The sports and exercise life-course: a survival analysis of recall data from Ireland.

Hdl Handle:
http://hdl.handle.net/10147/99124
Title:
The sports and exercise life-course: a survival analysis of recall data from Ireland.
Authors:
Lunn, Peter D
Affiliation:
Economic and Social Research Institute, Whitaker Square, Sir John Rogerson's Quay, Dublin, Ireland. pete.lunn@esri.ie
Citation:
The sports and exercise life-course: a survival analysis of recall data from Ireland. 2010, 70 (5):711-9 Soc Sci Med
Journal:
Social science & medicine (1982)
Issue Date:
Mar-2010
URI:
http://hdl.handle.net/10147/99124
DOI:
10.1016/j.socscimed.2009.11.006
PubMed ID:
19962809
Abstract:
Recall data from a representative sample of 3080 adults in Ireland in 2003 is used to investigate transitions into and out of regular participation in sports and exercise--an important contributor to overall physical activity. The method produces a continuous picture of participation across the life-course, allowing key transition periods in the life-course to be identified and the determinants of transitions to be analysed with multivariate models. Late adolescence emerges as an important period, when many people drop out from team sports, especially females. Participation in adulthood mostly involves taking up individual sports and exercise activities. The likelihood of making this transition is strongly associated with socio-economic status. Transitions in activity during adulthood do not display significant sex differences, suggesting that the gender gap for involvement in sports and exercise has its roots in childhood. The method also allows age and cohort effects to be distinguished, revealing higher participation among more recent cohorts. The findings must be interpreted carefully, since they are reliant on the accuracy of personal recall. Yet they have implications for how physical activity policy applies over the life-course, suggesting possible returns to targeting lower socio-economic groups in early adulthood, to offering a broader range of activities to young females, and to researching and promoting those activities most likely to be of interest to current young adults as they age.
Item Type:
Preprint
Language:
en
MeSH:
Adult; Age Factors; Cohort Effect; Exercise; Female; Humans; Ireland; Life Change Events; Logistic Models; Longitudinal Studies; Male; Mental Recall; Multivariate Analysis; Questionnaires; Sex Factors; Socioeconomic Factors; Sports; Survival Analysis
ISSN:
1873-5347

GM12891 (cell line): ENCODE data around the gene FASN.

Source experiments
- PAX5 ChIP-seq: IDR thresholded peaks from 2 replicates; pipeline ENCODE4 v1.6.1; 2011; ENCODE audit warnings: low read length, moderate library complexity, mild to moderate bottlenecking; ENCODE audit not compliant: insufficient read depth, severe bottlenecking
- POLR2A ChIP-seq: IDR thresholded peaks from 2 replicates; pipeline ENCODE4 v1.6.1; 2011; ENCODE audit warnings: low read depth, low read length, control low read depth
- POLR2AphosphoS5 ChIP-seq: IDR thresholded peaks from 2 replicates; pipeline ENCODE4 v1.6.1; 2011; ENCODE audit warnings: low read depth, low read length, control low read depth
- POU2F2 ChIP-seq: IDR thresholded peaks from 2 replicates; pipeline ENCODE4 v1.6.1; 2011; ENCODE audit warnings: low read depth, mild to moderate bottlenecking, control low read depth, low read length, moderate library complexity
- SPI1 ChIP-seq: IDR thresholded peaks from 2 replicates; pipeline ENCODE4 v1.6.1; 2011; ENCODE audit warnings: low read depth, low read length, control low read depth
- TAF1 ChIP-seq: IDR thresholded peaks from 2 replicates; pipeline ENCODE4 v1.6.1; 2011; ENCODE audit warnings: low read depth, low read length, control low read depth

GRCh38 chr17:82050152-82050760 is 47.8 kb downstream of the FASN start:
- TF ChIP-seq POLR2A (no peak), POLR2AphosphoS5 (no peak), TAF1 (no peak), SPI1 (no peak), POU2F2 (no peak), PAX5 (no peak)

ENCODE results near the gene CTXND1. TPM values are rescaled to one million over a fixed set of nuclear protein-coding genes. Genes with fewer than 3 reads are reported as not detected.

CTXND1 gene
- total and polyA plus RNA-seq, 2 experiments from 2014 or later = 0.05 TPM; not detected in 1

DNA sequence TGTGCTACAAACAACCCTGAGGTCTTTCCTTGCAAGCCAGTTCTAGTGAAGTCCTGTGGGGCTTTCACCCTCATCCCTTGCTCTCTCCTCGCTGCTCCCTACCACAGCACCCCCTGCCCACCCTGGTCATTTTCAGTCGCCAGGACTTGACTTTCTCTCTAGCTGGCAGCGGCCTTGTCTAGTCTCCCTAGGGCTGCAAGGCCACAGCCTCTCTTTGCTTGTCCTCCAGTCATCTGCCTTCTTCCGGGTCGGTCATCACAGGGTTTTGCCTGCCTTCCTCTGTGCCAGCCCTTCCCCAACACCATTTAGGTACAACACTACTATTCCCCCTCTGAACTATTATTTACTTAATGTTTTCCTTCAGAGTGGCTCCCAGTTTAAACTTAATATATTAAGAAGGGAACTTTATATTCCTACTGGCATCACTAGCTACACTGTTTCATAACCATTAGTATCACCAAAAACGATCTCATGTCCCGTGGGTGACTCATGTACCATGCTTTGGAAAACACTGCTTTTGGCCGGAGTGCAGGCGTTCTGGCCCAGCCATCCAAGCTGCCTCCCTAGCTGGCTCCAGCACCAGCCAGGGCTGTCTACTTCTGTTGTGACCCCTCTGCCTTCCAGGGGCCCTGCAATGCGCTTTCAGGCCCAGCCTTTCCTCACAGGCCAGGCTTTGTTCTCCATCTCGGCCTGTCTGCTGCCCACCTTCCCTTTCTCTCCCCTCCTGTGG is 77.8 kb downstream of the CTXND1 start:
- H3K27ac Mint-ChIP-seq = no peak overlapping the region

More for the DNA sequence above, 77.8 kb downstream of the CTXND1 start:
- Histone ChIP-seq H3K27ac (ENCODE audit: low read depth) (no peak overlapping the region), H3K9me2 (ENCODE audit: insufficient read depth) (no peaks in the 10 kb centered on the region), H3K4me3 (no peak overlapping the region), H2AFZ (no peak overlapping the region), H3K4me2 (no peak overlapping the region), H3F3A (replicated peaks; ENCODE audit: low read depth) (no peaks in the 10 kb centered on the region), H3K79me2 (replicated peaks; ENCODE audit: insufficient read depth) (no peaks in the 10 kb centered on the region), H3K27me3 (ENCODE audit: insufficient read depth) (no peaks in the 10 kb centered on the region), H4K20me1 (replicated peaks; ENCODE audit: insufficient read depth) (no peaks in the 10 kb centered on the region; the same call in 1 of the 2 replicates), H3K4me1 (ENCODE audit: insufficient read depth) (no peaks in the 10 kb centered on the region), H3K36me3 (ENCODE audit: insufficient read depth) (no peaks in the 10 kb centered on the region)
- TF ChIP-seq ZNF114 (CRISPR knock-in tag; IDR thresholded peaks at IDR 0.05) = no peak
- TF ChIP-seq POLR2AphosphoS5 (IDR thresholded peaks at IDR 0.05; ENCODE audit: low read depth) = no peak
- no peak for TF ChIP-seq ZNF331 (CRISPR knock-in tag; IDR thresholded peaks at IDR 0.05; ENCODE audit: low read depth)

Full metadata record

DC FieldValue Language
dc.contributor.authorLunn, Peter Den
dc.date.accessioned2010-05-18T13:47:33Z-
dc.date.available2010-05-18T13:47:33Z-
dc.date.issued2010-03-
dc.identifier.citationThe sports and exercise life-course: a survival analysis of recall data from Ireland. 2010, 70 (5):711-9 Soc Sci Meden
dc.identifier.issn1873-5347-
dc.identifier.pmid19962809-
dc.identifier.doi10.1016/j.socscimed.2009.11.006-
dc.identifier.urihttp://hdl.handle.net/10147/99124-
dc.description.abstractRecall data from a representative sample of 3080 adults in Ireland in 2003 is used to investigate transitions into and out of regular participation in sports and exercise--an important contributor to overall physical activity. The method produces a continuous picture of participation across the life-course, allowing key transition periods in the life-course to be identified and the determinants of transitions to be analysed with multivariate models. Late adolescence emerges as an important period, when many people drop out from team sports, especially females. Participation in adulthood mostly involves taking up individual sports and exercise activities. The likelihood of making this transition is strongly associated with socio-economic status. Transitions in activity during adulthood do not display significant sex differences, suggesting that the gender gap for involvement in sports and exercise has its roots in childhood. The method also allows age and cohort effects to be distinguished, revealing higher participation among more recent cohorts. The findings must be interpreted carefully, since they are reliant on the accuracy of personal recall. Yet they have implications for how physical activity policy applies over the life-course, suggesting possible returns to targeting lower socio-economic groups in early adulthood, to offering a broader range of activities to young females, and to researching and promoting those activities most likely to be of interest to current young adults as they age.-
dc.language.isoenen
dc.subject.meshAdult-
dc.subject.meshAge Factors-
dc.subject.meshCohort Effect-
dc.subject.meshExercise-
dc.subject.meshFemale-
dc.subject.meshHumans-
dc.subject.meshIreland-
dc.subject.meshLife Change Events-
dc.subject.meshLogistic Models-
dc.subject.meshLongitudinal Studies-
dc.subject.meshMale-
dc.subject.meshMental Recall-
dc.subject.meshMultivariate Analysis-
dc.subject.meshQuestionnaires-
dc.subject.meshSex Factors-
dc.subject.meshSocioeconomic Factors-
dc.subject.meshSports-
dc.subject.meshSurvival Analysis-
dc.titleThe sports and exercise life-course: a survival analysis of recall data from Ireland.en
dc.typePreprinten
dc.contributor.departmentEconomic and Social Research Institute, Whitaker Square, Sir John Rogerson's Quay, Dublin, Ireland. pete.lunn@esri.ieen
dc.identifier.journalSocial science & medicine (1982)en
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